13 November 2012
Monty Halls is best known for his adventure and wildlife programmes — where his passion for the natural world has taken him across the globe and deep into the oceans. With occupations as diverse as TV presenter, explorer, eco-tours leader, diving writer and marine biologist, it's easy to understand what a crucial role the weather must play in his work. And why climate change concerns him so much.
Growing up initially in Malta, the toddler Monty was never out of the water. A life-long interest in marine biology followed, culminating in him gaining a First Class degree in the subject from the University of Plymouth at the age of 29 - having already served eight years in the Royal Marines.
It was while studying at Plymouth that he went on his first proper expedition to Belize to photograph a rare species of crocodile. Inspired by the trip, Monty set up his first company, Full Circle Expeditions which, in turn, attracted the interest of Channel 5 who ended up filming one of his round the world trips.
One thing led to another and soon Monty was presenting natural history programmes, including Great Ocean Adventures where he dived with Giant Humboldt Squid - and BBC2's Monty Hall's Great Escape where he lived on Scotland's Western Isles for six months, recreating ancient crofting techniques.
Having such a close working relationship with the weather, it's little surprise he considers the elements 'massively' important when filming - especially when out at sea.
"The viewer might be thinking - what a lovely sunny day for the crew. The reality is, rain and wind above the surface causes big currents and limited visibility under water. You might be sitting in the boat for weeks waiting for that 'fair weather' opportunity."
In fact, coping with extreme conditions is an occupational hazard for Monty. Whether he's rolling around on fishing boats in Force 9 gales, out on manoeuvres with the Marines in northern Norway at -40 °C, or surviving debilitating temperatures of 52 °C in California's Mohave Desert.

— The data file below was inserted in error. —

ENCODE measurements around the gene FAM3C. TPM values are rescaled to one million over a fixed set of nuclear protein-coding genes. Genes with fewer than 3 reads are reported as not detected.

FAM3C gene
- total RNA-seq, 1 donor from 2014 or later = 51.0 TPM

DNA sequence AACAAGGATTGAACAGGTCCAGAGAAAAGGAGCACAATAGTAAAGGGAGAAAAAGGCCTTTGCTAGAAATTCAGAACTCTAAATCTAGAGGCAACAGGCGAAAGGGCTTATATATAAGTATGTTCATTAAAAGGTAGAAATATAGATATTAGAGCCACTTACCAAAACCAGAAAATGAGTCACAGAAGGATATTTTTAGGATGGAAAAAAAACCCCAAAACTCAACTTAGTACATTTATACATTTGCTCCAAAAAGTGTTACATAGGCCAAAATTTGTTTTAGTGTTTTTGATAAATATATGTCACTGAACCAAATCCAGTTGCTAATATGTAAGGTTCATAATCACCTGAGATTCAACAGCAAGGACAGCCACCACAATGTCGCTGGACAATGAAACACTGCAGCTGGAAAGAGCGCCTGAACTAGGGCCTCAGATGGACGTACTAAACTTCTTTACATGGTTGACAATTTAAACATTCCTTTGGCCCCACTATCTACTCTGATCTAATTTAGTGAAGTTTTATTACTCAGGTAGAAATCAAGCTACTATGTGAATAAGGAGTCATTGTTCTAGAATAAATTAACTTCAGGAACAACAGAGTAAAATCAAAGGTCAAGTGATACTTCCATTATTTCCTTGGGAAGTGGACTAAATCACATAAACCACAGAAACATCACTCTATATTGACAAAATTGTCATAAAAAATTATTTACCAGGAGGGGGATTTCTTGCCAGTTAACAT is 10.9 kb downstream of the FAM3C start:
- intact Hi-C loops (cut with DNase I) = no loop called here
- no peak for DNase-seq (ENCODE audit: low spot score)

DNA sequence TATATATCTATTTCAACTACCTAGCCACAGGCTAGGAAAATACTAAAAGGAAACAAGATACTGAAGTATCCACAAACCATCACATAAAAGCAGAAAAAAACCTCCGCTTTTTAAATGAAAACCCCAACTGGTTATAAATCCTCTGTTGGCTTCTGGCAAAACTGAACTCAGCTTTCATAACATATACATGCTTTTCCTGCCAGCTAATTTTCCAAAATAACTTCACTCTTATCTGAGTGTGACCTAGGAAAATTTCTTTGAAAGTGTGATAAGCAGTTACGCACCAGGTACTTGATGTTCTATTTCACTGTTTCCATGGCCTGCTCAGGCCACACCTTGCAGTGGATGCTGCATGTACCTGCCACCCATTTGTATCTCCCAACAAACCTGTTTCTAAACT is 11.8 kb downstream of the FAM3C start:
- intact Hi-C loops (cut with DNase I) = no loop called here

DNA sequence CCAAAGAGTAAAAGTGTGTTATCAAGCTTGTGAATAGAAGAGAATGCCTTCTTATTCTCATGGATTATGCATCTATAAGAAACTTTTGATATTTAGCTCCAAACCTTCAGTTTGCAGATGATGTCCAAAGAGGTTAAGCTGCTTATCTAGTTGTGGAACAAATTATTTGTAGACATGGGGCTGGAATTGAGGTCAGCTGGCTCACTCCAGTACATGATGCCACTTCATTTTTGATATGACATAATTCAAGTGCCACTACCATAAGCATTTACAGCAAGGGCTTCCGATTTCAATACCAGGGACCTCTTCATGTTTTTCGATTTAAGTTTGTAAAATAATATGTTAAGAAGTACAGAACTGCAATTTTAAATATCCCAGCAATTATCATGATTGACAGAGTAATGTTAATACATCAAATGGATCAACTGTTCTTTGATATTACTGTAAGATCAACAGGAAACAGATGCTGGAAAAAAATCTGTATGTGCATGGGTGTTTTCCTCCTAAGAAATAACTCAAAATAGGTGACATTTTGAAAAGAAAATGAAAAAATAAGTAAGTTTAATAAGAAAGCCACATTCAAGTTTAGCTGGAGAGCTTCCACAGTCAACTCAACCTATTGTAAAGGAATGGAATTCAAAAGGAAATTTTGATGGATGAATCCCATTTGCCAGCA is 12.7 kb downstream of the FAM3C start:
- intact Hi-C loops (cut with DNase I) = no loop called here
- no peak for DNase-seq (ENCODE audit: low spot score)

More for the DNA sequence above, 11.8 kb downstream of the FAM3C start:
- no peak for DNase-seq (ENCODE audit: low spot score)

To keep track of the weather Monty regularly uses forecasting websites. But he's also come across more traditional methods, such as the ones used by some of the local fishermen he's met. These include following the movements of sandhoppers - tiny amphipod crustaceans that can, apparently, detect low-pressure systems. The theory goes, if they move up the beach and into the village, a storm is brewing.
When it comes to Climate Change, Monty is in no doubt about its impact.
"There have been some radical changes this past ten years. Everything seems out of kilter. Lambing happens much earlier. And I've seen peregrine chicks blown from their cliff top nests by unseasonal easterly winds."
He also is dismayed at the devastation of the coral reefs. "They're like the fountain of life - super sensitive to any slight increase in water temperature and ocean acidification. The coral's delicate calcium carbonate skeleton is being fatally weakened. In fifty years time the Great Barrier Reef could cease to exist."
Monty believes that action needs to be taken at a G20 level and that the world's largest industrialised nations can't afford to wait to make significant reductions to CO2 levels. "The wiping out of thousands of coral species won't just result in billions being lost in tourism; there will be huge economic problems for local fishing communities."
So what's next for Monty? His immediate plans are to continue with his current career - growing his Great Escapes business that consists of a shop and training centre in Dartmouth. He also has a new diving exploration series planned.
It looks unlikely Monty will put his adventurous spirit to one side any time soon. In fact, when asked what he would be doing if he had opted for a more routine occupation and his response is, "I'd enjoy skippering yachts - I can't imagine doing something that didn't involve the sea."